Life as an insurance agent is hard. Everyone’s chasing the same prospects, trying to up-sell as many policies as possible, while at the same time trying to maintain their current client base.
Stay up to date on new developments in expanding cities.
Obtain a weekly/monthly list of new movers from a list provider, or you can do your own research on developing areas through a city’s website.
An example is North Canton, Ohio’s Department of Permits and Development
Most insurance policies only last one year, so agents have an annual opportunity to make offers to switch your customers.
To combat this, try to get clients to sign longer contracts.
This way when other insurance agents try to steal your clients by sending offers when they think the buying decision process has begun, they will have missed the mark.
Once you sell a homeowner’s insurance policy, you can package a deal to provide auto and life insurance as well.
Having a one-stop shop is convenient to prospects: one bill, one company.
This is similar to cable companies offering bundled services which allow consumers to save money by receiving phone, internet, and cable through one company rather than multiple providers.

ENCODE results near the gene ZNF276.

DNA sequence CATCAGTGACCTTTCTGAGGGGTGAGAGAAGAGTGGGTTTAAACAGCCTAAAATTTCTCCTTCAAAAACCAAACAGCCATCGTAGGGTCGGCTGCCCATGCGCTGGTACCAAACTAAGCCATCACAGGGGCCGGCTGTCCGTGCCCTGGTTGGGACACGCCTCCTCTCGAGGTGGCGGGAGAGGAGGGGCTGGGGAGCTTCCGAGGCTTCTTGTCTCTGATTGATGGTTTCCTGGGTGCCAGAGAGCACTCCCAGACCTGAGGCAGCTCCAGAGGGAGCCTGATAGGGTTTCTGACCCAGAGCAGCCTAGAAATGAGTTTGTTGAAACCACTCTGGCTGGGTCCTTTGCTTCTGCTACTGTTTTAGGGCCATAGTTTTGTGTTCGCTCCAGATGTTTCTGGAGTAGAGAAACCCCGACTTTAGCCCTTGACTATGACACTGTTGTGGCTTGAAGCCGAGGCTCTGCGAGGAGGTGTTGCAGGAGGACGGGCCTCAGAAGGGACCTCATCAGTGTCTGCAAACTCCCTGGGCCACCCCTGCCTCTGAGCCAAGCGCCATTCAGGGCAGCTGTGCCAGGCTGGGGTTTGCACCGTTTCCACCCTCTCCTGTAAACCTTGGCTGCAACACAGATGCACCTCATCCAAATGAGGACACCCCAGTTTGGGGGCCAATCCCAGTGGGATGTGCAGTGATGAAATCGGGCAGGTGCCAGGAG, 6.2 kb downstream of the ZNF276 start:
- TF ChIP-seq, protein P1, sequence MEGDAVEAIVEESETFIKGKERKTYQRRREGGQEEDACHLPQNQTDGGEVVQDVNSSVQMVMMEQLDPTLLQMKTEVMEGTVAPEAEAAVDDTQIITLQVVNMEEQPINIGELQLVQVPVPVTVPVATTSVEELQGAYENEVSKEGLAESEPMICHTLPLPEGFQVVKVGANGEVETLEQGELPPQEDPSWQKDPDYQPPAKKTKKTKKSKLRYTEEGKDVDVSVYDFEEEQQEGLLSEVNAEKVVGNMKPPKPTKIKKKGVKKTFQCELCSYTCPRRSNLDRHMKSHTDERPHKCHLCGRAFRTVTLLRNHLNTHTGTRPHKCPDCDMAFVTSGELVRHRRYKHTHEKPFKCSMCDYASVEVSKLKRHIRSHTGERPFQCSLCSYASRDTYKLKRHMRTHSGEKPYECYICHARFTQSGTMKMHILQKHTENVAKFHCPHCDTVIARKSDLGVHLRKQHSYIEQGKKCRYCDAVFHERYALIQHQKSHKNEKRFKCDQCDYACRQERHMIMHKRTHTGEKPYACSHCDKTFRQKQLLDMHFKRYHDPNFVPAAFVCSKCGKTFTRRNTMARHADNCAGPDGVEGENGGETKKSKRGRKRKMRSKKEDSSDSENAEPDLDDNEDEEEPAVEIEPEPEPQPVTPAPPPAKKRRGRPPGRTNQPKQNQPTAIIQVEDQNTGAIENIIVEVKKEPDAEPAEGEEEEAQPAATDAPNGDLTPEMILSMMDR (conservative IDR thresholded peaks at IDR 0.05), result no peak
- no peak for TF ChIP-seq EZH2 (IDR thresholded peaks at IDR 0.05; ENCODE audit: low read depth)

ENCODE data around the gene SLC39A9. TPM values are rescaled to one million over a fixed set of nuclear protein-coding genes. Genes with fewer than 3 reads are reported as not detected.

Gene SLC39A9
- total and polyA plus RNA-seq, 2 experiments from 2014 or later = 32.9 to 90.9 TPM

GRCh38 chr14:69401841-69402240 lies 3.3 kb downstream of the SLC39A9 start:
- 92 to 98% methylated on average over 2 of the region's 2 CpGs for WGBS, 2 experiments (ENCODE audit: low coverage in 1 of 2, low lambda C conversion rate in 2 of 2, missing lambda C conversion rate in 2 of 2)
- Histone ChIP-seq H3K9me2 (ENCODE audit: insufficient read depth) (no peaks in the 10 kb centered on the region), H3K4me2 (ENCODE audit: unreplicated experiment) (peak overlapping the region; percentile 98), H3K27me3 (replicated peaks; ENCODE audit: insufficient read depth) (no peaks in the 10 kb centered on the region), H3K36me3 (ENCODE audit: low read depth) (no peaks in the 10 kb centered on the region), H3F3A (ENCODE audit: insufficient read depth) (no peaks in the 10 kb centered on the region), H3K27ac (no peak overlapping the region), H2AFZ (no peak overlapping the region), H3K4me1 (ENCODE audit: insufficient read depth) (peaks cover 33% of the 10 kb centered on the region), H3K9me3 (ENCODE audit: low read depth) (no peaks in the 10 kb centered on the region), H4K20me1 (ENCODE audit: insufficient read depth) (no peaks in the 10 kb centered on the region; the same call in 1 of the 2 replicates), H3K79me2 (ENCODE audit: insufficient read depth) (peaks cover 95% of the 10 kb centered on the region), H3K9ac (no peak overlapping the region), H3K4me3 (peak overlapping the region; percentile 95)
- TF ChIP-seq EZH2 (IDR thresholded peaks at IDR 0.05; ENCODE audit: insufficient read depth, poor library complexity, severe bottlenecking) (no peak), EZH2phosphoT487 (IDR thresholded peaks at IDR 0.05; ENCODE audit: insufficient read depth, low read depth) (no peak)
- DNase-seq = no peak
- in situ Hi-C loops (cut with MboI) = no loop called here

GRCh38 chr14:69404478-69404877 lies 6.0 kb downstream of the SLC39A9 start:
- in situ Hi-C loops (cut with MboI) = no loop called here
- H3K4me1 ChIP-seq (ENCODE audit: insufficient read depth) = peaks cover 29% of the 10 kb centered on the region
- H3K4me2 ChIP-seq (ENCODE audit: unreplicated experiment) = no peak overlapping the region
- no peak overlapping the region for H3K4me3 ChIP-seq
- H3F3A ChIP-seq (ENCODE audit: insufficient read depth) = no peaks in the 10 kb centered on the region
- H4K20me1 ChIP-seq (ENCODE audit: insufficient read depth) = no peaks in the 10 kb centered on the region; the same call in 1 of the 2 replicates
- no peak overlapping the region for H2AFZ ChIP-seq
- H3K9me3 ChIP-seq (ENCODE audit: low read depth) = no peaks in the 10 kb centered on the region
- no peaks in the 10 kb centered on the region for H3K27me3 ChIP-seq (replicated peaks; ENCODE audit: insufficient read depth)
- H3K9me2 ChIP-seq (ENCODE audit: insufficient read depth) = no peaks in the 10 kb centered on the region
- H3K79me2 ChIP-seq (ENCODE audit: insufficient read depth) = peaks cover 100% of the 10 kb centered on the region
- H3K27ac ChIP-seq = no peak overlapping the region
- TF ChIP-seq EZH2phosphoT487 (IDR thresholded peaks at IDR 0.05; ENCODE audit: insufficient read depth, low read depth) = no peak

A newborn in the family will spur discussion about life insurance. A 14-year-old turning 15 will likely mean serious conversations about auto insurance.
While this information isn’t publicly available, you can make educated guesses regarding the family status of your prospects (e.g., homeowners under 30 will have a higher probability of having a newborn than older prospects).
If you knew how much someone was paying for insurance, you could tailor a marketing package highlighting a lower price, additional features, etc.
You can accomplish this by performing your own math and determining the approximate insurance amount based on how long the owner has been in the house.
Combine this with your knowledge of what a comparable rate would be at your firm and you might be able to highlight a lower rate.
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